Forgejo monthly update - November 2023

Forgejo was created in October 2022 after a for profit company took over the Gitea project. In the beginning they were almost identical, except for the name and the color. But in the past year, this difference in governance led to choices that made Forgejo significantly and durably different from Gitea.

  • Better security. Forgejo focuses on identifying and fixing security vulnerabilities as soon as they are discovered. Gitea is always notified in advance via encrypted channels (e.g. Forgejo v1.20.5-1 or Forgejo v1.20.5-0).
  • More features. Forgejo includes all of Gitea features and integrates new one as soon as they are available. It is a 100% compatible drop-in replacement with additional features, self moderation being the first one.
  • Better stability. Forgejo relies on end-to-end and upgrade tests. The upgrade tests were introduced to address an instability caused by a regression in the storage settings.

Since its inception Forgejo has been strongly committed to provide forge federation. This long term work keeps contributors busy daily and it will still be a while before it is complete. Your help will make a difference and you are kindly invited to join the team. Your work will not help build a startup chasing unicorns, it will benefit the general public and yourself. You will only use Free Software as Forgejo is developed with Forgejo on Codeberg with a CI and releases powered by Forgejo Actions.


v1.21 release

After eight release candidates over eight weeks, the Forgejo v1.21 release was published and the companion blog post provides a summary of the work it includes.

In flight pull requests

Most pull requests are opened and closed within a week. But some of them take a longer time, either because they are more complex or because they are taken care of by volunteers who can only occasionally work on them in their free time. This is a list of those that were updated since the last monthly report. If they are of interest to you, reviewing the changes or providing solutions would be appreciated.

End to end tests

Forgejo contributors developed end to end tests which require running actual instances and realistic use cases. The proved particularly useful to fix and debug the regressions related to storage settings and verifying the workflows sent to the Forgejo runner succeed.

There were all moved into a dedicated repository where they can conveniently be run and developed rather than being scattered in the Forgejo repository itself or the setup-forgejo action.

Experimental releases

Starting 25 November 2023, test releases including the latest developments will be published on a regular basis, usually every week. They will be used to run It is not recommended to use them in production.

Testing requirements

As a rule changes introduced in Forgejo are associated with tests that verify they work. Without such tests they are prone to regressions over time and more difficult to review. However, it is sometime challenging to create a new test when the underlying codebase lacks the basic infrastructure to do so. It is the case, for instance, for the JavaScript parts of the frontend or more generally user interface changes in Forgejo. As an exception, some pull requests will be merged without tests and tagged as such when they can be contributed back to the main author of the codebase and not burden Forgejo with the associated technical debt.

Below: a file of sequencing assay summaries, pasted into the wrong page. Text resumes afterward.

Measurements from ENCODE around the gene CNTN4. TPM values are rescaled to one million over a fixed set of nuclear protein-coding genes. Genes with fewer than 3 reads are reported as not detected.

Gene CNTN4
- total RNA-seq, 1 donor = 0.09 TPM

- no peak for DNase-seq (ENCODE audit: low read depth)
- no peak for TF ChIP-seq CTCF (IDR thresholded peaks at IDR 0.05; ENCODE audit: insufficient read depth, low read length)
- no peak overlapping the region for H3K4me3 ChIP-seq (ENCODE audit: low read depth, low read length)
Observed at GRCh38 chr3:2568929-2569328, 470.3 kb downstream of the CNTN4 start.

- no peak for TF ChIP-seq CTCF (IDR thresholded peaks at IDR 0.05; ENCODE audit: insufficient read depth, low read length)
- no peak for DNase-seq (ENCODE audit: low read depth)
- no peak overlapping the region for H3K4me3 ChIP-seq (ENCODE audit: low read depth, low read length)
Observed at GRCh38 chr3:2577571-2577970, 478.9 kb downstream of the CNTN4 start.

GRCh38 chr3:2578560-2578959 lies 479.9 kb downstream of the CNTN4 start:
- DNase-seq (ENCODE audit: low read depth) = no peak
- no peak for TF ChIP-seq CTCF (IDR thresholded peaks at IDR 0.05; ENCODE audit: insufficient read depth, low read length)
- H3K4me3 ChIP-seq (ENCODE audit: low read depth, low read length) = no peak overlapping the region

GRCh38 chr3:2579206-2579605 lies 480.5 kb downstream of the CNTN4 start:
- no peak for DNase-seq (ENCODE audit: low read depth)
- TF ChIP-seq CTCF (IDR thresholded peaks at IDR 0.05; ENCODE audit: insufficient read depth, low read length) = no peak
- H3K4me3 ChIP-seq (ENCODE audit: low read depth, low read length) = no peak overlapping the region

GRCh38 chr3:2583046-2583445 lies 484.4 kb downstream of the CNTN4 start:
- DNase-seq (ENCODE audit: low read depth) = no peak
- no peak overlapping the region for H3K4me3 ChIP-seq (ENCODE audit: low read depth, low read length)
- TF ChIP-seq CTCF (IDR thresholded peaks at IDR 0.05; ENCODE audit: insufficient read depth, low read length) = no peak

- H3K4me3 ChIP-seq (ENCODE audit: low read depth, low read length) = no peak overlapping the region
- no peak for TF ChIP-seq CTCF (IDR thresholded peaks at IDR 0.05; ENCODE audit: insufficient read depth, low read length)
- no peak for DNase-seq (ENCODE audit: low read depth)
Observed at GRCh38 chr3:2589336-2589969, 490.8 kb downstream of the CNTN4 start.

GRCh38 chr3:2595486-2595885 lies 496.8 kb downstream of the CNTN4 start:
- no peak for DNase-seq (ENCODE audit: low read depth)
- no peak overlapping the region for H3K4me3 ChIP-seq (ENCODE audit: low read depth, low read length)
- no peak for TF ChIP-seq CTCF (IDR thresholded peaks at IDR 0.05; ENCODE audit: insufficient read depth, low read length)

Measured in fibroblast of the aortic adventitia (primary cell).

A new pull request was open to implement federated stars and an activity summary was published.

The F3 refactor is making daily progress.

The task list created a year ago to track federation work is now updated monthly.

Forgejo Actions

With the 3.2.0 release of the Forgejo runner, the LXC backend was improved and can now be configured with capabilities to run k8s. It unblocked the work started a few months ago to verify a helm chart using Forgejo can run in a workflow.

Groundwork for IPv6 support is done and needs testing before it can be released.

Security releases

Late October, the Forgejo security team discovered critical vulnerabilities and worked on fixes that were published as part of Forgejo v1.21 and backported to Forgejo v1.20.5-1 after a 30-day embargo. To better prepare for such upgrades, Forgejo admins can now watch a repository dedicated to security announcements or subscribe to the associated RSS feed.

The severity of the vulnerabilities motivated security team members to write a post-mortem and ask for input and ideas in an open discussion.

User research

Although it is largely agreed that user research is one of the areas where Forgejo needs more work, it has not seen significant progress in the past year. The effort has resumed, starting with sorting issues into categories. The goal is to better understand Forgejo users.

Hardware infrastructure

As keeps growing, new hardware is being provisioned so it can move from the cloud and have more disk space, mostly.

Governance and communication

The moderation team is now composed of two members. A Forgejo contributor also applied to the security team.

A few new members were added to the contributors team and it does not require a formal application process.

We Forge

Forgejo is a community of people who contribute in an inclusive environment. We forge on an equal footing, by reporting a bug, voicing an idea in the chatroom or implementing a new feature. The following list of contributors is meant to reflect this diversity and acknowledge all contributions since the last monthly report was published. If you are missing, please ask for an update.

A minority of Forgejo contributors earn a living by implementing the roadmap co-created by the Forgejo community, see the sustainability repository for the details.